• It also helps that the heroes have seen the vision of the future where Skunkape is attacking the city.
  • Not a villain, in Super Robot Wars the pilot Rastel Feinschmecker is Most Definitely Not Elzam Branstien or Rai's brother. May overlap with The Goggles Do Nothing, as he tries to use them to Clark Kent. No one is fooled, though the appearance is also about ditching his identity as an Aloof Older Brother and being more sociable and friendly, an endeavor that works well.
  • Ratchet & Clank: Up Your Arsenal had Ratchet go undercover with the Tyrrhaguise, and claim that "I am a loyal servant of Dr. Nefarious. Certainly not a Lombax."
  • Team Fortress 2: This guy is totally not a spy.
    • Bad Spies in general tend to exhibit this sort of behavior.
  • A sign in Mahogany town in Pokemon Heart Gold and Pokemon SoulSilver helpfully informs you that the building it is situated next to is "Just a Souvenir Shop. Nothing Suspicious about It. No Need to Be Alarmed."
    • When you talk to the shopkeeper, he'll feel the need to make it clear that the breeze in the shop is just your imagination and is not coming from any kind of hidden underground hideout. Then he offers you stuff to buy.
  • In Thief: Deadly Shadows, Garrett has the option on listening in on an illicit deal under negotiation. One of the parties is a thug pretending to be him, who fulfils this trope to the letter.
    Thug: Anyway, with all that thievin' I do, I ain't got times for no baths or nothin'.
    Garrett: So that's the famous Garrett. Guess he's not as good-looking as I'd heard.
  • In Magicka we have Vlad, who is most definitely not a Vampire.
  • In Rift, the inhabitants of Lakeshore in Freemarch are doing normal human things because they are normal humans (and most definitely not Deep Ones).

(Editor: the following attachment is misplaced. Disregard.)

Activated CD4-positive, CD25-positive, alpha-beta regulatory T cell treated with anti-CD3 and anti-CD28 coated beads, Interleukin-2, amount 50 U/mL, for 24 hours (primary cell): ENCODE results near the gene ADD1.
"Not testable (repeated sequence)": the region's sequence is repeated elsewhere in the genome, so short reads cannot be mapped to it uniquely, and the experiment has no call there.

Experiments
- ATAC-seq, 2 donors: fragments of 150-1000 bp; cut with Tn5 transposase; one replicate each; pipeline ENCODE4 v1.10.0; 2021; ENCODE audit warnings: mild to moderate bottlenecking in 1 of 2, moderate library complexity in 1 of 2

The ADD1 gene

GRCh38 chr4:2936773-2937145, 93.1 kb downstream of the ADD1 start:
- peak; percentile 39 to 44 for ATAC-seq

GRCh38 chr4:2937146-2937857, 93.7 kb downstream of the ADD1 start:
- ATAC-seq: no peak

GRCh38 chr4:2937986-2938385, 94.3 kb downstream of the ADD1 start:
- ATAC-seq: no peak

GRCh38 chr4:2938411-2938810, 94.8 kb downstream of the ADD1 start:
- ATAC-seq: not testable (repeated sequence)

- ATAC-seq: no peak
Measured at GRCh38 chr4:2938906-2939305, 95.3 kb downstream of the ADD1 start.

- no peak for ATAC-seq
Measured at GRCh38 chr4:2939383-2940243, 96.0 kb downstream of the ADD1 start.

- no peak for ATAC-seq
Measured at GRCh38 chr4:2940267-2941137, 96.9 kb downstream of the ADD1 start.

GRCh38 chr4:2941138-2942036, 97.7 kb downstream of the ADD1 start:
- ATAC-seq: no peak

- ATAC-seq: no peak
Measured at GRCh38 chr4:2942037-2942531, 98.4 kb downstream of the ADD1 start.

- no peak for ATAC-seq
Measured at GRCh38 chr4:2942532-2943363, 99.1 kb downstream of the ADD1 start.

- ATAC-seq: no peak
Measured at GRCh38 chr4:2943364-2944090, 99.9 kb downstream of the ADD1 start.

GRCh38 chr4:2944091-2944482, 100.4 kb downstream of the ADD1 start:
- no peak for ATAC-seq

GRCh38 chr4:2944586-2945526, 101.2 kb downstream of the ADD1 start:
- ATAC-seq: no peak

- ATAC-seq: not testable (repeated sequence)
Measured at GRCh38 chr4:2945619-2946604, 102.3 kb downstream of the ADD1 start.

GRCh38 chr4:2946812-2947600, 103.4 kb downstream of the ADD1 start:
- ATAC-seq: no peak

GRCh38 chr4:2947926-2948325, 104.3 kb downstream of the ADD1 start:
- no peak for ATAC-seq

• In Day of the Tentacle, Laverne disguised as a tentacle says things like "Hello! I'm a tentacle!" No one sees through the disguise, despite the obviously human head, arms and legs.
  • Borderlands 2 gives us Mal, who pulls a Pinocchio essentially through this trope.
    • "I am human. I eat food, and desire things."
    • Additionally, his side quest has him experiment with various ways to be human, including wearing clothes and having limbs, each segment ending in this trope. Though eventually, he learns that the true meaning of humanity doesn't lie in physical possessions or attributes, but in trying to kill other humans, specifically the player character. Duh.
  • Ninja Gaiden: Gee Murai, I'm sure you want the Dark Dragon Blade for completely beneficial purposes. Sure, you've been sending Ryu messages telling him to kill everyone with the Dark Dragon Blade and sent all your men at him in the first level, but... Hey, he's the Final Boss! Who knew?
  • Tseng, the area merchant in Chinatown in Vampire: The Masquerade - Bloodlines, has most definitively never been involved with the People's Liberation Army past or present. Please ignore the uniform and the Commissar Cap; they are memorabilia from the arm- errrr, Herbal Medicine school.